Computer programs that talk with (and like) humans, chatbots appear as voice-controlled assistants (such as Siri or Cortana) and pop up online as customer service representatives for major retailers. If you’re in Messenger or a number of other messaging platforms, you can connect with bots much as you would with other users. Except the bots aren’t people; they’re brands like H&M or Whole Foods, and they’re there to serve up things like outfit recommendations and recipe ideas, depending on the keywords that you type. They also, crucially, allow retailers, services, and a host of other companies to engage mobile users on the platforms where they’re already spending so much time—especially since users’ appetites for new apps has dwindled. According to a recent comScore report, half of U.S. smartphone owners download zero apps a month.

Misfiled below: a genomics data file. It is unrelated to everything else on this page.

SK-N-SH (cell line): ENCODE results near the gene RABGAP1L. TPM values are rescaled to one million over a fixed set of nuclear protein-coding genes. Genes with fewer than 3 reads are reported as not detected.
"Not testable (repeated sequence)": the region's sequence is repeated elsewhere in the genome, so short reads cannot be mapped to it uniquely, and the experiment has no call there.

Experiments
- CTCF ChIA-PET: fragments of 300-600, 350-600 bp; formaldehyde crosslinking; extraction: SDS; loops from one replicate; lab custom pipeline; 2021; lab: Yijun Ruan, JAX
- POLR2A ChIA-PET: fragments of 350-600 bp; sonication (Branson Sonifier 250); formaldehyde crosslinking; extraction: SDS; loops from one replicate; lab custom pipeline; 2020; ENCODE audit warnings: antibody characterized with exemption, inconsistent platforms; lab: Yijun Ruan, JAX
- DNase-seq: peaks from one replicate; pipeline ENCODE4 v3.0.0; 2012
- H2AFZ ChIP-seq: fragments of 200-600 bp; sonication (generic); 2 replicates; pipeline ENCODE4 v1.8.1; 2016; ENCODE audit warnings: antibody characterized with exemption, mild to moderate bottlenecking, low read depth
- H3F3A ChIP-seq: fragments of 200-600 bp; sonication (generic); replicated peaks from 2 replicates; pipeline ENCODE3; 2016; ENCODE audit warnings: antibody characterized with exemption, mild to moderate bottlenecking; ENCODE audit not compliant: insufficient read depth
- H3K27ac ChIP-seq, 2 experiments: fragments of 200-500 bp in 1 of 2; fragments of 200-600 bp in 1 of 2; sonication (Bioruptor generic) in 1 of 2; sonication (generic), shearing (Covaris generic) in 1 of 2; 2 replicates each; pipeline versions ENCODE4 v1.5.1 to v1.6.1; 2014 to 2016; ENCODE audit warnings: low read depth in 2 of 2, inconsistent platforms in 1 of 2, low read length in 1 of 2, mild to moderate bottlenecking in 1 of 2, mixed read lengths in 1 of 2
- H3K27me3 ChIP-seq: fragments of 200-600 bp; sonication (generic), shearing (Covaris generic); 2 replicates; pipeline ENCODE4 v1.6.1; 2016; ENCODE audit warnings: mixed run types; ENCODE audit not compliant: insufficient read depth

With the amount of young people around the world who live on messaging apps, Ted Livingston, founder of Kik, is tying the future of his company to chatbots. “It seems like chat is going to be at the base of everything we do in a way that even the internet isn’t,” says Livingston. And others share his outlook. Google, Facebook, Microsoft and their competitors continue to integrate messaging, voice assistance, and AI tech into their offerings.